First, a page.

28. 28. Adverse effectsAdverse effects 1. Gastrointestinal effects – most common adverse effects of high-dose aspirin use (70% of patients): • nausea • vomiting • diarrhea or constipation • dyspepsia (impaired digestion)• dyspepsia (impaired digestion) • epigastric pain • bleeding, and ulceration (primarily gastric). • These gastrointestinal effects are thought to be due to: 1.a direct chemical effect on gastric cells or 2.a decrease in the production and cytoprotective activity of prostaglandins, which leads to gastric tissue susceptibility to damage by hydrochloric acid.
  29. 29. Adverse effectsAdverse effects – The gastrointestinal effects may contraindicate aspirin use in patients with an active ulcer. – Aspirin may be taken with prostaglandins to reduce gastric damage. – Decrease gastric irritation by:– Decrease gastric irritation by: • Substitution of enteric-coated or timed-release preparations, or • the use of nonacetylated salicylates, may decrease gastric irritation.
  30. 30. Adverse effectsAdverse effects 2. Hypersensitivity (intolerance) • Hypersensitivity is relatively uncommon with the use of aspirin (0.3% of patients); hypersensitivity results in: – rash – bronchospasm – rhinitis – Edema, or – an anaphylactic reaction with shock, which may be life threatening. • The incidence of intolerance is highest in patients with asthma, nasal• The incidence of intolerance is highest in patients with asthma, nasal polyps, recurrent rhinitis, or urticaria. • Aspirin should be avoided in such patients. • Cross-hypersensitivity may exist: – to other NSAIDs – to the yellow dye tartrazine, which is used in many pharmaceutical preparations. • Hypersensitivity is not associated with: – sodium salicylate or – magnesium salicylate.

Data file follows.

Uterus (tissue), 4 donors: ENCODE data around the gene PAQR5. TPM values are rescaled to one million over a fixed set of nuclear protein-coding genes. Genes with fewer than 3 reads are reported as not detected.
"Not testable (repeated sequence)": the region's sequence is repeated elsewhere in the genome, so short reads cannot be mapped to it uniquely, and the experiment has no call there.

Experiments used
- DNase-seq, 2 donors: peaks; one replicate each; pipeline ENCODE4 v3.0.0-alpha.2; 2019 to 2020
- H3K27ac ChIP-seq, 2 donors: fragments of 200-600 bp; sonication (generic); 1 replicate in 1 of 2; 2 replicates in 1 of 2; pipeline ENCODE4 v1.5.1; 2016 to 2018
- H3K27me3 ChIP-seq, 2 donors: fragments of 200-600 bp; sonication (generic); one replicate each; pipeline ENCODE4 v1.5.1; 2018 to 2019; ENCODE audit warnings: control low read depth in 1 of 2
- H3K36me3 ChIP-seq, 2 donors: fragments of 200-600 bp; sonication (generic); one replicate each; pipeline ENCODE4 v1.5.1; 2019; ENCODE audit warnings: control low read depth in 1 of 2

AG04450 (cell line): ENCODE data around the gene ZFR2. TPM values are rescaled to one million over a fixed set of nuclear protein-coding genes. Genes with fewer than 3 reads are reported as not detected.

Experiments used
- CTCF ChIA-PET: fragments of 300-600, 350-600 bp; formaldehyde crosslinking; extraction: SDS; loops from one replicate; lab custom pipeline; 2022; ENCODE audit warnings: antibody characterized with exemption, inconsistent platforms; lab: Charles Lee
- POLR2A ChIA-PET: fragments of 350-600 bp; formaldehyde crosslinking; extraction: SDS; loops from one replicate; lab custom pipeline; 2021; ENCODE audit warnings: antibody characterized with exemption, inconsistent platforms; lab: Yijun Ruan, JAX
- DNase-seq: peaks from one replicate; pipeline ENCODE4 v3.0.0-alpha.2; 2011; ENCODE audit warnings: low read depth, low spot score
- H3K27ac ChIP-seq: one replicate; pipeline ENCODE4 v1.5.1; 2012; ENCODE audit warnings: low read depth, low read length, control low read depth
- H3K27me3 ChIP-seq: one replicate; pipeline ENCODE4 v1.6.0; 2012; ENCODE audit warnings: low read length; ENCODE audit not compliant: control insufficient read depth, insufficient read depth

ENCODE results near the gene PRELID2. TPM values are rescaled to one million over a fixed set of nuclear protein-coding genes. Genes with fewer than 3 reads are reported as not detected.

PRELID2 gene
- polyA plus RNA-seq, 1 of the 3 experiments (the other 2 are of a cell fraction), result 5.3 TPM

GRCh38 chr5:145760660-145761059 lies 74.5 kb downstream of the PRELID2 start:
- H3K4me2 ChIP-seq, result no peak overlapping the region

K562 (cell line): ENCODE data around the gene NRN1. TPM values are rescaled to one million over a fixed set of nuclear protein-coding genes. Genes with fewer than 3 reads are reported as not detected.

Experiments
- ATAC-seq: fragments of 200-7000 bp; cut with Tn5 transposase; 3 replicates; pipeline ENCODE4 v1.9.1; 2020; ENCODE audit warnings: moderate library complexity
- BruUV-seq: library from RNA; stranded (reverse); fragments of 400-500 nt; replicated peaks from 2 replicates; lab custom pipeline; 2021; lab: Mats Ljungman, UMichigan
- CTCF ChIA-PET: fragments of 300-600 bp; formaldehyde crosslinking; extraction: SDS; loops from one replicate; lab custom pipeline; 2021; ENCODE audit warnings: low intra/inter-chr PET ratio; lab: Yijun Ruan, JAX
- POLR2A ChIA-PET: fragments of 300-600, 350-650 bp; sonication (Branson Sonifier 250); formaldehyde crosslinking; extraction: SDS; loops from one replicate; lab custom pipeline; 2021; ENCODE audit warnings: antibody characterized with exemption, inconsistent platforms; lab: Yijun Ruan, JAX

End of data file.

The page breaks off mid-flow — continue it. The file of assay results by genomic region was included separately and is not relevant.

31. 31. Adverse effectsAdverse effects • The use of aspirin and other salicylates to control fever during viral infections (influenza and chickenpox) in children and adolescents is associated with an increased incidence of Reye's syndrome, an illness characterized by vomiting, hepatic disturbances, and encephalopathy that has a 35% mortality rate. • Acetaminophen is recommended as a substitute for children• Acetaminophen is recommended as a substitute for children with fever of unknown etiology. • Miscellaneous adverse effects and contraindications – May decrease the glomerular filtration rate, particularly in patients with renal insufficiency. – Occasionally produce mild hepatitis – Prolong bleeding time.
  32. 32. Adverse effectsAdverse effects • Aspirin irreversibly inhibits platelet COX-1 and COX-2 and, thereby, TXA2 production, suppressing platelet adhesion and aggregation. • The use of salicylates is contraindicated in patients with bleeding disordersbleeding disorders • Salicylates are not recommended during pregnancy; they may induce: – postpartum hemorrhage – premature closure of the fetal ductus arteriosus.
  33. 33. Drug interactionsDrug interactions